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The U.S. Equal Employment Opportunity Commission said Friday it proposes to start collecting pay data from employers with more than 100 workers in an effort to identify possible pay discrimination.
The agency said in its statement that it plans to ask for this information as a revision to its Employer Information Report.
It said the revised EEO-1 will be announced Friday in conjunction with the White House's commemoration of the seventh anniversary of the Lilly Ledbetter Act.
That measure, which President Barack Obama signed into law with great fanfare on Jan. 27, 2009, as one of his first acts in office, says every paycheck resulting from a previous discriminatory pay decision constitutes a violation of Title VII of the Civil Rights Act of 1964, the Age Discrimination in Employment Act of 1967, the Americans with Disabilities Act of 1990 and the Rehabilitation Act of 1973.
EEO-1 data provides the federal government with workforce profiles from private-sector employers by race, ethnicity, sex and job category, according to the EEOC.
The revision would add aggregate data on pay ranges and hours worked to the information collected, beginning with the September 2017 report. The proposed changes, will be officially published in the Federal Register on Monday, and members of the public will have until April 1 to submit comments.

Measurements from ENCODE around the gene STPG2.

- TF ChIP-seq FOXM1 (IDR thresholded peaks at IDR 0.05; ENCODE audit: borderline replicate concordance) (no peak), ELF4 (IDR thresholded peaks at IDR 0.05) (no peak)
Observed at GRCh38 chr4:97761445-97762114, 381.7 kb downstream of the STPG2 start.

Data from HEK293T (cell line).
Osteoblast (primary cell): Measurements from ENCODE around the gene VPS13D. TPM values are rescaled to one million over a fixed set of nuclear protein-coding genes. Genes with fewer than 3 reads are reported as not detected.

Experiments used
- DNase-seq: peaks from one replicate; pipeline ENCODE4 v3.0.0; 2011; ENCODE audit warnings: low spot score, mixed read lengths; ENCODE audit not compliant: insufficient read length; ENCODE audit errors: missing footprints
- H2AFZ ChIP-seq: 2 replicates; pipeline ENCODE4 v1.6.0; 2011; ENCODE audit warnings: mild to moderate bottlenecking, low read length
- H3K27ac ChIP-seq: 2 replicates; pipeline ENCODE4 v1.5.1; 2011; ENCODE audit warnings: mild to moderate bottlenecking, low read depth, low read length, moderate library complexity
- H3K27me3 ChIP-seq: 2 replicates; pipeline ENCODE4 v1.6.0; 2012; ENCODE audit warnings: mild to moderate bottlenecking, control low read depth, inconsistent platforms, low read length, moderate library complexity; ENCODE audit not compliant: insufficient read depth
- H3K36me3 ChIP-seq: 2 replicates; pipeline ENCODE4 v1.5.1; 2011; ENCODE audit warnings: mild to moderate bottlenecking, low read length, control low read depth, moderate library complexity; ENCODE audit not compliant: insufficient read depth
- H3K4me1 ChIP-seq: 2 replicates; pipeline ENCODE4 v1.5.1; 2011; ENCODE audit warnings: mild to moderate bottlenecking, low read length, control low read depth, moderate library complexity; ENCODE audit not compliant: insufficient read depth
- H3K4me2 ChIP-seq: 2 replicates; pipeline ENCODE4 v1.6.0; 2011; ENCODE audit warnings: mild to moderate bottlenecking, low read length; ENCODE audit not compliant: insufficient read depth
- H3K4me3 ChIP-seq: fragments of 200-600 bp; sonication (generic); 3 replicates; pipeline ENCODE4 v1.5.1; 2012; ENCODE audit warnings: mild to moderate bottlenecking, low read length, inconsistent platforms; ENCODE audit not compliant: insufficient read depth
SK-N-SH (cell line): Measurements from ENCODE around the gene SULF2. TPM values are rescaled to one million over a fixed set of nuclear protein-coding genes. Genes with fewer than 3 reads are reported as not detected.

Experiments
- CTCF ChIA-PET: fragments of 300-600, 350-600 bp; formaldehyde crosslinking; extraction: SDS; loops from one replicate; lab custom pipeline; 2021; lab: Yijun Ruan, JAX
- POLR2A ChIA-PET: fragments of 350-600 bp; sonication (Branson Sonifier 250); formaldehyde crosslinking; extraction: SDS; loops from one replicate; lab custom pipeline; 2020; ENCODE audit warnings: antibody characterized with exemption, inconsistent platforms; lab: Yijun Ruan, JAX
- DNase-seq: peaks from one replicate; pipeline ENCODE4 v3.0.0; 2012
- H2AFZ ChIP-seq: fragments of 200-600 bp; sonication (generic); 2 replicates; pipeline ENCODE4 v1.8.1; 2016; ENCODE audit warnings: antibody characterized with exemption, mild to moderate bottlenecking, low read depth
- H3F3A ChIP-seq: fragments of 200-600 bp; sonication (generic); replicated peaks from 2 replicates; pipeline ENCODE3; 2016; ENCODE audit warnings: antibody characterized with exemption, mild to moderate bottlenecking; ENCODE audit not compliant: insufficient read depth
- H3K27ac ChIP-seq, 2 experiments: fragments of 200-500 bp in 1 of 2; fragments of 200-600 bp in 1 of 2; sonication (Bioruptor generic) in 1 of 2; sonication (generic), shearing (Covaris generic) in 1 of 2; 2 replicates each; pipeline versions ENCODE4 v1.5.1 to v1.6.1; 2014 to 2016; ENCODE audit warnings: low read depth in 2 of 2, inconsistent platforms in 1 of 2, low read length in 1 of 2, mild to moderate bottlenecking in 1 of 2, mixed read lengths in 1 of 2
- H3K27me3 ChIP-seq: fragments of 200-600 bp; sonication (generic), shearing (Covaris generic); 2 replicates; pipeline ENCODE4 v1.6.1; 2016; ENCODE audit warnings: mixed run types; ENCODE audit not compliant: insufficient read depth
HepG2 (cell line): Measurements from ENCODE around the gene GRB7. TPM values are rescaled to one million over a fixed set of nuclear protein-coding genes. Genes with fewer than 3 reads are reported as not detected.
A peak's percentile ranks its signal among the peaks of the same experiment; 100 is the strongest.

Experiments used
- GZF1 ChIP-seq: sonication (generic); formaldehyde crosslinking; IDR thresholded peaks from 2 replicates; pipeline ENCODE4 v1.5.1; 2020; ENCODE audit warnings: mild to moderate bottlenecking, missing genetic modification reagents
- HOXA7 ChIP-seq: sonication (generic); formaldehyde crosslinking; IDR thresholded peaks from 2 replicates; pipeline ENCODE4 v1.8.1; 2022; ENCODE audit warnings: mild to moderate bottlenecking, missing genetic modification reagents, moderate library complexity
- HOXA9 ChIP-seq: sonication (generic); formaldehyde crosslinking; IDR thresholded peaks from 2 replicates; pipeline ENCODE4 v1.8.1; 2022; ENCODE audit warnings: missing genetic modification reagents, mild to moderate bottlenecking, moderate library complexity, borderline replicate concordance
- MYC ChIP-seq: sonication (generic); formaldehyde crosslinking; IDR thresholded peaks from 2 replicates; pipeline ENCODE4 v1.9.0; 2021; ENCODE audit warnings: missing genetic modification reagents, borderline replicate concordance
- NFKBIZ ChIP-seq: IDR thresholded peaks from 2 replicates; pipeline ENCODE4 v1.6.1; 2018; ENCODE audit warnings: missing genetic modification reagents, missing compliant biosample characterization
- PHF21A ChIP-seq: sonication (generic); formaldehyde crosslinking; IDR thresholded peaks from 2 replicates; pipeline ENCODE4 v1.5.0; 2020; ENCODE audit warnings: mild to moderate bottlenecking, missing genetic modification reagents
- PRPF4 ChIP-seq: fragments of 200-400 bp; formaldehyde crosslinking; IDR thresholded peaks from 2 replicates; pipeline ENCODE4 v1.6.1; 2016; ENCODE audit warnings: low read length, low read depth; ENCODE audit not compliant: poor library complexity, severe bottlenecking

The EEOC said the new pay data would provide the EEOC and the U.S. Department of Labor's Office of Federal Contract Compliance Programs with insight into pay disparities, and the agencies will use this data to assess complaints of discrimination, focus agency investigations and identify existing pay disparities that warrant further examination.
“More than 50 years after pay discrimination became illegal, it remains a persistent problem for too many Americans,” said EEOC Chair Jenny R. Yang, in the statement. “Collecting pay data is a significant step forward in addressing discriminatory pay practices. This information will assist employers in evaluating their pay practices to prevent pay discrimination and strengthen enforcement of our federal anti-discrimination laws.”
Employers can expect the Equal Employment Opportunity Commission to continue to be aggressive this year, but it is hoped that an upcoming U.S. Supreme Court decision will outline some standards the agency must follow in its litigation, says an expert.